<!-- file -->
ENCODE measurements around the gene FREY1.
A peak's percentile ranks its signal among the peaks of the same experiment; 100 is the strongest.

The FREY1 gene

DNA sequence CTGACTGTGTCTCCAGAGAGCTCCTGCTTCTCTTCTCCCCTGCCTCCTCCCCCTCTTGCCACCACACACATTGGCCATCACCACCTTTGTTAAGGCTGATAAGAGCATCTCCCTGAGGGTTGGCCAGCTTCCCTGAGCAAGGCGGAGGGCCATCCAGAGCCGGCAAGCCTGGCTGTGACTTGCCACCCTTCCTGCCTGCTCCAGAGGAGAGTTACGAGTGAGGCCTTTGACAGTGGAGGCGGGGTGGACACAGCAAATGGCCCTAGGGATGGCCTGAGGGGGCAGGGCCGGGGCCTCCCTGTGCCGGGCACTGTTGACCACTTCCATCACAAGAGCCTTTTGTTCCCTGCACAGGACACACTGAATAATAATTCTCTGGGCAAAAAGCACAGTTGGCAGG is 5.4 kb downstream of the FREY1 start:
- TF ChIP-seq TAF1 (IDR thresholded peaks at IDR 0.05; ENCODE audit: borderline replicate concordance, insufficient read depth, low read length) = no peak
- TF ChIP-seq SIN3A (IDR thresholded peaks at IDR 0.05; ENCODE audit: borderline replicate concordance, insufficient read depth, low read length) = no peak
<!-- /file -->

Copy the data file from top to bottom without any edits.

ENCODE measurements around the gene FREY1.
A peak's percentile ranks its signal among the peaks of the same experiment; 100 is the strongest.

The FREY1 gene

DNA sequence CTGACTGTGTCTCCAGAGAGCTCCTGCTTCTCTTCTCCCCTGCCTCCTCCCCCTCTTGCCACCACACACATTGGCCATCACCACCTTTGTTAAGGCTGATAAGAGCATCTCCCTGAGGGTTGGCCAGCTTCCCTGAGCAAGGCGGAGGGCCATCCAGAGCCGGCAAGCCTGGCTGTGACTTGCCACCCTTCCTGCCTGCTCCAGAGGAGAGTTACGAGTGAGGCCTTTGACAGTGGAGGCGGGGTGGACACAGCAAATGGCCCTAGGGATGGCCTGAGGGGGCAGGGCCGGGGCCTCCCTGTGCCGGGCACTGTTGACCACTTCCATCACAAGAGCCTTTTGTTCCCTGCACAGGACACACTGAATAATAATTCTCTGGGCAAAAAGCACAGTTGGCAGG is 5.4 kb downstream of the FREY1 start:
- TF ChIP-seq TAF1 (IDR thresholded peaks at IDR 0.05; ENCODE audit: borderline replicate concordance, insufficient read depth, low read length) = no peak
- TF ChIP-seq SIN3A (IDR thresholded peaks at IDR 0.05; ENCODE audit: borderline replicate concordance, insufficient read depth, low read length) = no peak